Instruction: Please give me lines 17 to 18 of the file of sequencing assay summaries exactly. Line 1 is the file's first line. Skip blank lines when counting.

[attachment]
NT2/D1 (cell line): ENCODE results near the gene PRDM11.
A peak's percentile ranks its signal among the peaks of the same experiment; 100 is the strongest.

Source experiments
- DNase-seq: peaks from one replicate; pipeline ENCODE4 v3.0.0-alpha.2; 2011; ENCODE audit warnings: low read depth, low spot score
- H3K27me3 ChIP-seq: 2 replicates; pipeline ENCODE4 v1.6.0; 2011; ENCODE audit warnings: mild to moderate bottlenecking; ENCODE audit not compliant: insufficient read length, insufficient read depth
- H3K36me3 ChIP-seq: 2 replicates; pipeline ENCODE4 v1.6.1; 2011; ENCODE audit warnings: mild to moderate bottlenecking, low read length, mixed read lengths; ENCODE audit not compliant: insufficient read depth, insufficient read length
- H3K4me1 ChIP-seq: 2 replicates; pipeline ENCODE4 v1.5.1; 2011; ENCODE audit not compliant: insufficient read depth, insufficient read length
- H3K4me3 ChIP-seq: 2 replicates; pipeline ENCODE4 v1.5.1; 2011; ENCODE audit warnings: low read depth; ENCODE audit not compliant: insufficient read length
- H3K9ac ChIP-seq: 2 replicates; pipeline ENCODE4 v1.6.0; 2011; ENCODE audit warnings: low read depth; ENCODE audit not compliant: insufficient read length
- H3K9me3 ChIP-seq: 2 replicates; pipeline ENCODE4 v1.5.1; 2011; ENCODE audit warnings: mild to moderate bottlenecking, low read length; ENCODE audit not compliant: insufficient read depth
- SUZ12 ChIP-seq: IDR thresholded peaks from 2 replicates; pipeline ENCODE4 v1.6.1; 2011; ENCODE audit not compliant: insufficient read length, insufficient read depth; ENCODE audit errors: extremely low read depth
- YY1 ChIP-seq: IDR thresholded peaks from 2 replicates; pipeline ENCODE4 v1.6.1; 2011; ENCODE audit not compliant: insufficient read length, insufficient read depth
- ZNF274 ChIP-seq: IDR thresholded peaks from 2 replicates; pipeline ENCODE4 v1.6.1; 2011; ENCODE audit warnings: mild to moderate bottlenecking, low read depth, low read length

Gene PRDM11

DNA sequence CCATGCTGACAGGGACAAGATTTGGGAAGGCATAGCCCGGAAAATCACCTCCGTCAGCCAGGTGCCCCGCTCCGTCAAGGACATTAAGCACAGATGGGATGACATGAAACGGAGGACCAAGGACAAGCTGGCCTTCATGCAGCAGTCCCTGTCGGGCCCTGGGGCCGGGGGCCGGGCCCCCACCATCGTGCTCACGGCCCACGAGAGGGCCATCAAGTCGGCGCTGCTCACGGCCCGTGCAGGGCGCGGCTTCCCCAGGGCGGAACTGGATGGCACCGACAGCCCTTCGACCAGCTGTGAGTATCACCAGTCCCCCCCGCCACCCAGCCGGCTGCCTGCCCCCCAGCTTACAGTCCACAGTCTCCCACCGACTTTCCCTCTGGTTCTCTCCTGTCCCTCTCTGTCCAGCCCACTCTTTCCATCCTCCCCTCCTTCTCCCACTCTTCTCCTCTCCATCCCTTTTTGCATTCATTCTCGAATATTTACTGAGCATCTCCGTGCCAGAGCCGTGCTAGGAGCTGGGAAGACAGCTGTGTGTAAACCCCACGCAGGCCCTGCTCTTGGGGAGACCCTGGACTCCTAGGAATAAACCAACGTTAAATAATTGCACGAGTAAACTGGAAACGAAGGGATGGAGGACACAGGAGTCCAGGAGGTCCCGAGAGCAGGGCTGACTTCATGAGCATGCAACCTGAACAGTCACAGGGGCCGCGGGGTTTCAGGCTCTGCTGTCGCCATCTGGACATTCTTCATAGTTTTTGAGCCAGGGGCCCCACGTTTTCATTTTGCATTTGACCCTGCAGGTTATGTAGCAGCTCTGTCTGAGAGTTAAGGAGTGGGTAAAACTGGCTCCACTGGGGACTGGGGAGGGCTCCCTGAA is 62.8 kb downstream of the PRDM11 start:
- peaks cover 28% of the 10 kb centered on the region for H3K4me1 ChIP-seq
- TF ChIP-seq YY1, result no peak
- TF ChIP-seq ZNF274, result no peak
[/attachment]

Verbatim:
- TF ChIP-seq YY1, result no peak
- TF ChIP-seq ZNF274, result no peak